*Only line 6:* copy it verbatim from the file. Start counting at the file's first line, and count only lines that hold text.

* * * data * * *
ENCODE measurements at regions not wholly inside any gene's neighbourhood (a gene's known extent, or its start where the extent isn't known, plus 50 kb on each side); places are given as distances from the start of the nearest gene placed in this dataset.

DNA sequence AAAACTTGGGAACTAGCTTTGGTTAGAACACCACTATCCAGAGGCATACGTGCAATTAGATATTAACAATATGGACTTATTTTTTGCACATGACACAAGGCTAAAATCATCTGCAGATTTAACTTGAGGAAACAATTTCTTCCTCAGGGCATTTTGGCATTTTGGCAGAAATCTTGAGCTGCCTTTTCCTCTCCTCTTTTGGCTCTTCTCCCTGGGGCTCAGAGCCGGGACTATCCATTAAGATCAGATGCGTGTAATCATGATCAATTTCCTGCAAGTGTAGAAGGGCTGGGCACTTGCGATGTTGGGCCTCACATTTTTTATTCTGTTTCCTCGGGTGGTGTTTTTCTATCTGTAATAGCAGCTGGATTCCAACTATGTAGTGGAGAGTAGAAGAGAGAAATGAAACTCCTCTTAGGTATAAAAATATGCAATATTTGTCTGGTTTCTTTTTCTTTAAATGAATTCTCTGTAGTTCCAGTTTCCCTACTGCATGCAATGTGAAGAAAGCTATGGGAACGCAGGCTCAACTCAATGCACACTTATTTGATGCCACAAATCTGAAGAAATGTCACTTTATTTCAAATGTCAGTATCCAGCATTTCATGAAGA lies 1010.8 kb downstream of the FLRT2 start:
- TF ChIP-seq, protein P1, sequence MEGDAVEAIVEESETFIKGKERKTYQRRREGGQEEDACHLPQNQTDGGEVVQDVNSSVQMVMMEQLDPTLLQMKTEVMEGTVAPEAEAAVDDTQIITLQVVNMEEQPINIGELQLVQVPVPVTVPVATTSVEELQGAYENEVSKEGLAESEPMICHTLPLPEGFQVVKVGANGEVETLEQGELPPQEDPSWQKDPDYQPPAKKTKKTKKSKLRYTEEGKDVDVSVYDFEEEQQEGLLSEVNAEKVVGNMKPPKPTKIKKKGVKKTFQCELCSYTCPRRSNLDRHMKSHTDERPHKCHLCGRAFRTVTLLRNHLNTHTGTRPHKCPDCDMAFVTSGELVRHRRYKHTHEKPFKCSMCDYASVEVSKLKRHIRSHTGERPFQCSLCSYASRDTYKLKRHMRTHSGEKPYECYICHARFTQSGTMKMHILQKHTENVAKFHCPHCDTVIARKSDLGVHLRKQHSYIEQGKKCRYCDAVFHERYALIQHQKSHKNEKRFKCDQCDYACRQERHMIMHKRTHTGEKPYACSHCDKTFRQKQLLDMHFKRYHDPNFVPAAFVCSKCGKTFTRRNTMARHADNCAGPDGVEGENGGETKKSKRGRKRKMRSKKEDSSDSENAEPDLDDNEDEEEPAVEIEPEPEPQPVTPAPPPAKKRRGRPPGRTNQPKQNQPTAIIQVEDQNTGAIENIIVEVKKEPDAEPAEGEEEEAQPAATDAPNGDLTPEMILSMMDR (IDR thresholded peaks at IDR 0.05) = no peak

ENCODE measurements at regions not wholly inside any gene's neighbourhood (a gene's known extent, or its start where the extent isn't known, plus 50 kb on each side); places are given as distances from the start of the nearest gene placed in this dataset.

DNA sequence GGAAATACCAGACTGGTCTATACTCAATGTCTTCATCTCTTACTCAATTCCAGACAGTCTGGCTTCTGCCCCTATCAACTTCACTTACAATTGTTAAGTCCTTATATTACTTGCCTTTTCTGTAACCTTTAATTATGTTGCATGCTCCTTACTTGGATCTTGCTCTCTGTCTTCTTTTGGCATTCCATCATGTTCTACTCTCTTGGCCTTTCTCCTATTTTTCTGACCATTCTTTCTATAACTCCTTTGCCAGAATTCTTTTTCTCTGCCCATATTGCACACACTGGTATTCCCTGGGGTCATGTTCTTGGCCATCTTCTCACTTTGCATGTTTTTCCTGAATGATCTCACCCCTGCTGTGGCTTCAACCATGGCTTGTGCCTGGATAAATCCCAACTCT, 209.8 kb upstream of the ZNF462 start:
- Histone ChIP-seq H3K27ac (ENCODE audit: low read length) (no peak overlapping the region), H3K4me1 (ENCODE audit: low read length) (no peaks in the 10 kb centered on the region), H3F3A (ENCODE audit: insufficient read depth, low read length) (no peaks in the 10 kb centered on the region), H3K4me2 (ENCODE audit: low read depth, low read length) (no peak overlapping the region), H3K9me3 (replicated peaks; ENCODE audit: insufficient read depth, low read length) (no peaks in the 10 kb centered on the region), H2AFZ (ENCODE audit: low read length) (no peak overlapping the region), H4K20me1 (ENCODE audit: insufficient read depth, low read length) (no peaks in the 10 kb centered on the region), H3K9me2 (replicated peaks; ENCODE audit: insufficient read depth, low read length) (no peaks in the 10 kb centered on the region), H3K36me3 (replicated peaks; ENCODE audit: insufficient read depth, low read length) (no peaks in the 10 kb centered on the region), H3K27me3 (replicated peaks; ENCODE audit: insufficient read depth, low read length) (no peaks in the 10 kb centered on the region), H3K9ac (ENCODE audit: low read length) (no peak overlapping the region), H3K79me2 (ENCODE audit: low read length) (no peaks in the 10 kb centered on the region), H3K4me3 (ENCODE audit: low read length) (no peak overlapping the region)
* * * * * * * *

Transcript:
- Histone ChIP-seq H3K27ac (ENCODE audit: low read length) (no peak overlapping the region), H3K4me1 (ENCODE audit: low read length) (no peaks in the 10 kb centered on the region), H3F3A (ENCODE audit: insufficient read depth, low read length) (no peaks in the 10 kb centered on the region), H3K4me2 (ENCODE audit: low read depth, low read length) (no peak overlapping the region), H3K9me3 (replicated peaks; ENCODE audit: insufficient read depth, low read length) (no peaks in the 10 kb centered on the region), H2AFZ (ENCODE audit: low read length) (no peak overlapping the region), H4K20me1 (ENCODE audit: insufficient read depth, low read length) (no peaks in the 10 kb centered on the region), H3K9me2 (replicated peaks; ENCODE audit: insufficient read depth, low read length) (no peaks in the 10 kb centered on the region), H3K36me3 (replicated peaks; ENCODE audit: insufficient read depth, low read length) (no peaks in the 10 kb centered on the region), H3K27me3 (replicated peaks; ENCODE audit: insufficient read depth, low read length) (no peaks in the 10 kb centered on the region), H3K9ac (ENCODE audit: low read length) (no peak overlapping the region), H3K79me2 (ENCODE audit: low read length) (no peaks in the 10 kb centered on the region), H3K4me3 (ENCODE audit: low read length) (no peak overlapping the region)